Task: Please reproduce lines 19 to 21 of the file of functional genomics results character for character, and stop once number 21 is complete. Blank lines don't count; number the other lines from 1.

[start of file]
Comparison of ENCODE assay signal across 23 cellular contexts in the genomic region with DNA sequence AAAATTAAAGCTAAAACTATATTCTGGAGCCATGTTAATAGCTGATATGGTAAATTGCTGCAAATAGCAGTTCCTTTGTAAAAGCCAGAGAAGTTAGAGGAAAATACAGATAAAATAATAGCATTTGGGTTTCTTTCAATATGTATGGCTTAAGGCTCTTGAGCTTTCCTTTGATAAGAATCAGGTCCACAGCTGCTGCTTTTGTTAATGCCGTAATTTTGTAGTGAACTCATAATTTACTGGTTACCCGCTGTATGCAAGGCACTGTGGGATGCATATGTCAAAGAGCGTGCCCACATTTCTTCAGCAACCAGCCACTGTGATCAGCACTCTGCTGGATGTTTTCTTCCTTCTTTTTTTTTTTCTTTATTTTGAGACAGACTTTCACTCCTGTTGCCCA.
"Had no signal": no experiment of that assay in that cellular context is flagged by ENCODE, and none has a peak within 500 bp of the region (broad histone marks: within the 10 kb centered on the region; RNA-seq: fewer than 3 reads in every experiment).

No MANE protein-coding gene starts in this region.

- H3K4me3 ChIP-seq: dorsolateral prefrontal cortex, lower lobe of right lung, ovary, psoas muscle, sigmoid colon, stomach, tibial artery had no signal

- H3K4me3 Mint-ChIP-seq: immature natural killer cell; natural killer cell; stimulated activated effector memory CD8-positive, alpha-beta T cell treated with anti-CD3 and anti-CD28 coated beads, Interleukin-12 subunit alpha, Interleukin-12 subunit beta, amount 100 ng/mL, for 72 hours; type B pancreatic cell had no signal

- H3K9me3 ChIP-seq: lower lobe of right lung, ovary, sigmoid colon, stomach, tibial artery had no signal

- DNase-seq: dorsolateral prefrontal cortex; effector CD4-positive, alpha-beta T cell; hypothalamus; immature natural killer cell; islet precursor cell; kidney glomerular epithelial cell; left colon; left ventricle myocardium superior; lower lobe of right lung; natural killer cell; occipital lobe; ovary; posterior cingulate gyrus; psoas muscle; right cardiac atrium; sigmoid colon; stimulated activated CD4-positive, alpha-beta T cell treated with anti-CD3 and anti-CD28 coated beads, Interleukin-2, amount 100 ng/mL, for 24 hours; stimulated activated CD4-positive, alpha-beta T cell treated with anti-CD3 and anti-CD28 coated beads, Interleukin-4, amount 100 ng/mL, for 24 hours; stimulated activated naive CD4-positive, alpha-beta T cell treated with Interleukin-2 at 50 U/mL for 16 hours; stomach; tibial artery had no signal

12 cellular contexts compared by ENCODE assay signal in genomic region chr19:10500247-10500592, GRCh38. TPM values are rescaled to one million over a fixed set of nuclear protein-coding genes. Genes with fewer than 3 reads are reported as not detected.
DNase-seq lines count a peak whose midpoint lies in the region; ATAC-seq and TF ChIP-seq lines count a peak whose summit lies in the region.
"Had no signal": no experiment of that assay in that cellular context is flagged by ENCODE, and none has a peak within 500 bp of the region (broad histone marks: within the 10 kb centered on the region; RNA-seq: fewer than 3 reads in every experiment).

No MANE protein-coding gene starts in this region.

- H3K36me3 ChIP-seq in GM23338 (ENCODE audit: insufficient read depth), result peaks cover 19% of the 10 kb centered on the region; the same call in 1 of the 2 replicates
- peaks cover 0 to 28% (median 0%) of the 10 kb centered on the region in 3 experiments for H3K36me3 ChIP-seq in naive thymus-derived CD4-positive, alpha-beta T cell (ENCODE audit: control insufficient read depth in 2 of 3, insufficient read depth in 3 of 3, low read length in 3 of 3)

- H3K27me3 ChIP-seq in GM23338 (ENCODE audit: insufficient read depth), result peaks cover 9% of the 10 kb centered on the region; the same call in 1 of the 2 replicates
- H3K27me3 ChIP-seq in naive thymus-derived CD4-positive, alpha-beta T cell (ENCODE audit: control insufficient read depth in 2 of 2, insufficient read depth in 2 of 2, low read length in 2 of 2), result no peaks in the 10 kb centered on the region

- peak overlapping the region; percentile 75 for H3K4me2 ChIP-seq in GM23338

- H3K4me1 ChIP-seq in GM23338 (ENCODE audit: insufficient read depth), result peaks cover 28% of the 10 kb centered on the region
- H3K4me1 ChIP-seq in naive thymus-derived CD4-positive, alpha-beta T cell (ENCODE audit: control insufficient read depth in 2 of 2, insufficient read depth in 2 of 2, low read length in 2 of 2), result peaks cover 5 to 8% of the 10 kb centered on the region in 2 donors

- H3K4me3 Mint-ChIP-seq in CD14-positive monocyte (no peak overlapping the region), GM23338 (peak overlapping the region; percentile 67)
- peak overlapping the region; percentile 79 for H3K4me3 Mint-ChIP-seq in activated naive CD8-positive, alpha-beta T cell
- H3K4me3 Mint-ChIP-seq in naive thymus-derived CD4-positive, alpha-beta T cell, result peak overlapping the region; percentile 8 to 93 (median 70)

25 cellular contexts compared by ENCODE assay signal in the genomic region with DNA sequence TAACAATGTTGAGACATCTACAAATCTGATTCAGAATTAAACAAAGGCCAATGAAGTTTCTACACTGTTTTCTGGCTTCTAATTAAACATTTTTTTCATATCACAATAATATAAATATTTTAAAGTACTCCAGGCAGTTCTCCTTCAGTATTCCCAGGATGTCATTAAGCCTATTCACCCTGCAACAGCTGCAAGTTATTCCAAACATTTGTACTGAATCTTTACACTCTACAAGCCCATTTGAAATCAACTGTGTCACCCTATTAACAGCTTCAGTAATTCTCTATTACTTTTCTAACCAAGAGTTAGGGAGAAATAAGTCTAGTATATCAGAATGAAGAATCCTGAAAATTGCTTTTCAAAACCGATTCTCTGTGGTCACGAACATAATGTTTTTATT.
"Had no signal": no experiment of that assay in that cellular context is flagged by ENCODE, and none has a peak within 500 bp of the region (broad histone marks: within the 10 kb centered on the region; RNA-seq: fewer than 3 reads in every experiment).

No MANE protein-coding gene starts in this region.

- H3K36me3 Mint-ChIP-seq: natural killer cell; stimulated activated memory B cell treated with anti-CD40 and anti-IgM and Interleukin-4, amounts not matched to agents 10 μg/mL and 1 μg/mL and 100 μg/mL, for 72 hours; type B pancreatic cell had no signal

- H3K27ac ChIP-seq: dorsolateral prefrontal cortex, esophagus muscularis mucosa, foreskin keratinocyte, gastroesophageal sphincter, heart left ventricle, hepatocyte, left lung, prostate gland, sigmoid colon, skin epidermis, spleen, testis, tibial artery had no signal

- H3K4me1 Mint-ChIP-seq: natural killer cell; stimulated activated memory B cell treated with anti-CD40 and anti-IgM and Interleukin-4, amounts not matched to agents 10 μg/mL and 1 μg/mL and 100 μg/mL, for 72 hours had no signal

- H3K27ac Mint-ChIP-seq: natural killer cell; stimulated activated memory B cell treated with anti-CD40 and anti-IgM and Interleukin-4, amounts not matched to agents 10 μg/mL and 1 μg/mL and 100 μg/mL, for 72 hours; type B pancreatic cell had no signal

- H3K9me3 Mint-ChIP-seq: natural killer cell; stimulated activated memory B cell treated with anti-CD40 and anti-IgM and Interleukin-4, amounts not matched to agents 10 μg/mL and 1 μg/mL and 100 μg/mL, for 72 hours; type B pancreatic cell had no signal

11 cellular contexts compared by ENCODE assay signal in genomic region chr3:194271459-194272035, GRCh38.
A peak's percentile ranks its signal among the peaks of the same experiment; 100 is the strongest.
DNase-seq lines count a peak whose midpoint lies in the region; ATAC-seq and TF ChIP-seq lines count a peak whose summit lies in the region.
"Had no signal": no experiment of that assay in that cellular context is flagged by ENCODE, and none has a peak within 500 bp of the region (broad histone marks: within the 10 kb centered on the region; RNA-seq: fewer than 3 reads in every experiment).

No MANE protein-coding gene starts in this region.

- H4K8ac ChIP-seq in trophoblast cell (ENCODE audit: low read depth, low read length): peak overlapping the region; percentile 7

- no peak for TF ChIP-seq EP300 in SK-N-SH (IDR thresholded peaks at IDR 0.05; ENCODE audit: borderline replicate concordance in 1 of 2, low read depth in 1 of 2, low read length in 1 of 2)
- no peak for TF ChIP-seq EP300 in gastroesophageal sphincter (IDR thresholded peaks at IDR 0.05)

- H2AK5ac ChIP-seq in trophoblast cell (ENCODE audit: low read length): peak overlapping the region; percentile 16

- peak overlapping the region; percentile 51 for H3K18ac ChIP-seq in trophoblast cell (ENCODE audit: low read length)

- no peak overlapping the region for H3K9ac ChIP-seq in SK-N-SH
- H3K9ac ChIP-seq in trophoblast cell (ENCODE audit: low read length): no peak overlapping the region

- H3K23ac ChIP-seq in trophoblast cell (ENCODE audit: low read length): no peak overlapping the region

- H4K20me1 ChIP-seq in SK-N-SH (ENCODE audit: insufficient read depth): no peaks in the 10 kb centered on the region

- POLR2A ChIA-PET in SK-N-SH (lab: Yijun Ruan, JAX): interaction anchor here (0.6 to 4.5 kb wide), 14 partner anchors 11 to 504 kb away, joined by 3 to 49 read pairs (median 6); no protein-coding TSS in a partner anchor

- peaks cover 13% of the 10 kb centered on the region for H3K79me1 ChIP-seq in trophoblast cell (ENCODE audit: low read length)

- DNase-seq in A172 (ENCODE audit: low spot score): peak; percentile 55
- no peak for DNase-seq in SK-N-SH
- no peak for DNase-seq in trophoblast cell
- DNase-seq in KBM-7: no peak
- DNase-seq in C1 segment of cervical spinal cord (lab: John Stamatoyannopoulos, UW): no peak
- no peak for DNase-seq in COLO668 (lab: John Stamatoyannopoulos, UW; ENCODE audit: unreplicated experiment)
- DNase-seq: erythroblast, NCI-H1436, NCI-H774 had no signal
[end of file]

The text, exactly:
- H3K4me3 Mint-ChIP-seq in CD14-positive monocyte (no peak overlapping the region), GM23338 (peak overlapping the region; percentile 67)
- peak overlapping the region; percentile 79 for H3K4me3 Mint-ChIP-seq in activated naive CD8-positive, alpha-beta T cell
- H3K4me3 Mint-ChIP-seq in naive thymus-derived CD4-positive, alpha-beta T cell, result peak overlapping the region; percentile 8 to 93 (median 70)